Fur dealers could trap beavers under proposed law change

By DANIELLE WOODWARD

Capital News Service

LANSING – Licensed fur dealers could trap beavers under legislation recently introduced by lawmakers.

Photo via Steve Hersey

Photo via Steve Hersey

The Michigan Trappers and Predator Callers Association pushed for the legislation that is sponsored by Sen. Thomas Casperson, R-Escanaba.

Beavers can be trapped now, but this measure would allow fur dealers to trap- something that has been outlawed at least as far back as the early 1900s.

“It is a law that we don’t need anymore,” said Scott Harbaugh, director for the trapper association’s northern Lower Peninsula region. “It was to keep the fur buyer from adding more beaver to his lot by using the bag limit of another seller, but now we have no bag limit on beaver trapping.”

Before it was removed in 1983, the limit was 25 beavers per person, said Adam Bump, the Michigan Department of Natural Resources bear and furbearer specialist.

That agency requested that the trappers push for this change to the law.

“This was created in a time when beaver population needed to be increased and the intent was to make it harder for beavers to be harvested,” Bump said.

There are no exact statistics for changes in beaver population, Bump said. They are difficult to track, but the population is now healthy and has grown considerably since the prohibition against fur dealers trapping was made.

In the 1800s and 1900s fur buyers put a seal on the pelts to track how many animals were harvested. They kept an eye on beaver population since there was so few of them, Southworth said.

“We don’t need a bag limit to appropriately manage the population so it would be an easy way to allow a few more people to get out and trap beavers if they wanted to,” Bump said.

Trapping keeps the population of each animal down so they don’t overpopulate and end up with diseases that can spread to humans, Harbaugh said.

“Fur is still a warm means of clothing so most trappers do it to get them out of areas where there are too many and make money in the process by selling the fur to help pay for what we do,” he said.

A small beaver pelt can be worth around $20 and a large one about $50, said Dale Hendershot, president of the trappers association.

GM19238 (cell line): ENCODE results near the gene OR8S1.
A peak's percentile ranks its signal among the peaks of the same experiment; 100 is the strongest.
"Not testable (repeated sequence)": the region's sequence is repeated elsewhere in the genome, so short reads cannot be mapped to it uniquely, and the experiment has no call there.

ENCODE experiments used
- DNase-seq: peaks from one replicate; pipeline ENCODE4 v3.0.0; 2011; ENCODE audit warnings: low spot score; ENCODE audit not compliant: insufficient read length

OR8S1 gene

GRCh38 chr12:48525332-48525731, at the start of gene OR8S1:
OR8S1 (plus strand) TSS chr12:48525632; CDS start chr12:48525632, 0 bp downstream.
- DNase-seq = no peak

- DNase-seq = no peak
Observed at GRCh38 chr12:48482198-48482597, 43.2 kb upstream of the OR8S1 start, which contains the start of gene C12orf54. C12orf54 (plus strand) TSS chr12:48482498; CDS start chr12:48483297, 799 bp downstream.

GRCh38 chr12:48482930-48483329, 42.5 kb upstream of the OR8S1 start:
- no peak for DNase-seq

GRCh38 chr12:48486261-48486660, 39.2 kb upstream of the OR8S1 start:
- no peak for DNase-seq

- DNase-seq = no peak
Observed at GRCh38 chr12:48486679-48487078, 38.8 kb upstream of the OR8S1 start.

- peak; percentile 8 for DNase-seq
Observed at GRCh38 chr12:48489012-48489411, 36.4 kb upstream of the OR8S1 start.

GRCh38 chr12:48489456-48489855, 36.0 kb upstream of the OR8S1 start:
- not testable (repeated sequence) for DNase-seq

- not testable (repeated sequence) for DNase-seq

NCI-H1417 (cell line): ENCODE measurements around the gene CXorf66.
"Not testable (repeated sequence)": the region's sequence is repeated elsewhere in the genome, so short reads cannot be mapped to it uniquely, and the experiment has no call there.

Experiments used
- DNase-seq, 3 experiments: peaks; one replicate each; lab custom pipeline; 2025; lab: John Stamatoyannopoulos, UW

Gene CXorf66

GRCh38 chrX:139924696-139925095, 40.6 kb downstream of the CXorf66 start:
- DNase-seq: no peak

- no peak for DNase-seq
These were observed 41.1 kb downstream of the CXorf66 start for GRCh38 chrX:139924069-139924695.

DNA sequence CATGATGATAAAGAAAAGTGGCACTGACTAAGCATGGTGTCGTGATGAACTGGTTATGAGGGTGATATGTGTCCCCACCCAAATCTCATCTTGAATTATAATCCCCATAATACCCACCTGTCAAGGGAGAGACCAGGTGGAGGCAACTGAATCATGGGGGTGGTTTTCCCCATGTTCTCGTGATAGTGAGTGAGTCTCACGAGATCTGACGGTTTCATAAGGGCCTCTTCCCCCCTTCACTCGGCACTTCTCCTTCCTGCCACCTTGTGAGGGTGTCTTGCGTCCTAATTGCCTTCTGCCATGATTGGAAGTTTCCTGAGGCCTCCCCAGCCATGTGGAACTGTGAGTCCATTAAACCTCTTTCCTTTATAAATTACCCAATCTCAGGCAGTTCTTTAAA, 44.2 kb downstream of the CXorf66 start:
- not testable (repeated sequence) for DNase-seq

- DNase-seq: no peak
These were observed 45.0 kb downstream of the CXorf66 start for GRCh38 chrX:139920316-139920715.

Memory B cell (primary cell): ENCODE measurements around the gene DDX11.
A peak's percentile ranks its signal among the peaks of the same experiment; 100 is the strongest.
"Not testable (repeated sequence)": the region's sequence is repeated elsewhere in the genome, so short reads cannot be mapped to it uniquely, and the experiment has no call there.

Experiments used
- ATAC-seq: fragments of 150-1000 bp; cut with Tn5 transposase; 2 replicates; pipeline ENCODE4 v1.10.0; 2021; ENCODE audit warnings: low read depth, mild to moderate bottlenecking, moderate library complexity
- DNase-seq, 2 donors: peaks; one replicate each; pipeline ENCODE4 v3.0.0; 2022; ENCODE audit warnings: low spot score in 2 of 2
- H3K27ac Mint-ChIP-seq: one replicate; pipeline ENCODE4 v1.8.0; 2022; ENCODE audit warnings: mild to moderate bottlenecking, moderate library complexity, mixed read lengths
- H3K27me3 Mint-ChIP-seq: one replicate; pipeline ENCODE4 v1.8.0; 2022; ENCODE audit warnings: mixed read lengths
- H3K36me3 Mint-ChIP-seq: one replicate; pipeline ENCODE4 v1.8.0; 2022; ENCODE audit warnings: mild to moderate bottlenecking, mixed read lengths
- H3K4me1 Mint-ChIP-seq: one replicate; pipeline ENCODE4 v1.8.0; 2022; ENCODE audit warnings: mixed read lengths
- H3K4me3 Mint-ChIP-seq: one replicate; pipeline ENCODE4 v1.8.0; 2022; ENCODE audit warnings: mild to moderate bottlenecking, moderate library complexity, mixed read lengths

“Most people just do beaver trapping as a hobby because it is kind of hard to make a living off of it,” he said. “However, those that do make a living off of it trap multiple species and make supplies as well.”

Trappers sell to fur dealers, who sell to larger corporations, Harbaugh said. China and Russia are the biggest buyers.

Not everybody is pleased with beaver trapping.

“Declaring open season on beavers just so fur trappers can make a pretty penny is senseless and just cruel,” said Kristin Simon, senior cruelty caseworker for People for the Ethical Treatment of Animals, an animal rights organization.

“Trapping is a conservation practice to keep wildlife numbers high so more animals can be killed for recreation or commercial purposes over the long term,” Simon said. “Often trapping gets counted as good for the environment but beavers are essential to the environment.”

Harbaugh insists that beaver trapping benefits the ecosystem as well.

“In a perfect world nobody would have to do any of that stuff but you have to keep the ecosystem from getting overpopulated so its either we do what we do or nature makes it horrible and the death takes longer because the animals get sick,” he said.

Beavers pose a nuisance to humans by damming up waterways, which can flood farmers’ fields and roads and do a significant amount of damage, Hendershot, said.

“Lately there has been a spike in beavers, especially in the Lansing area, so you don’t have to worry about them going extinct anytime soon,” Southworth said.

Beavers create dams that purify water, homes for other animals and reduce flooding, Simon said.

The bill is in the Senate Outdoor Recreation and Tourism Committee.

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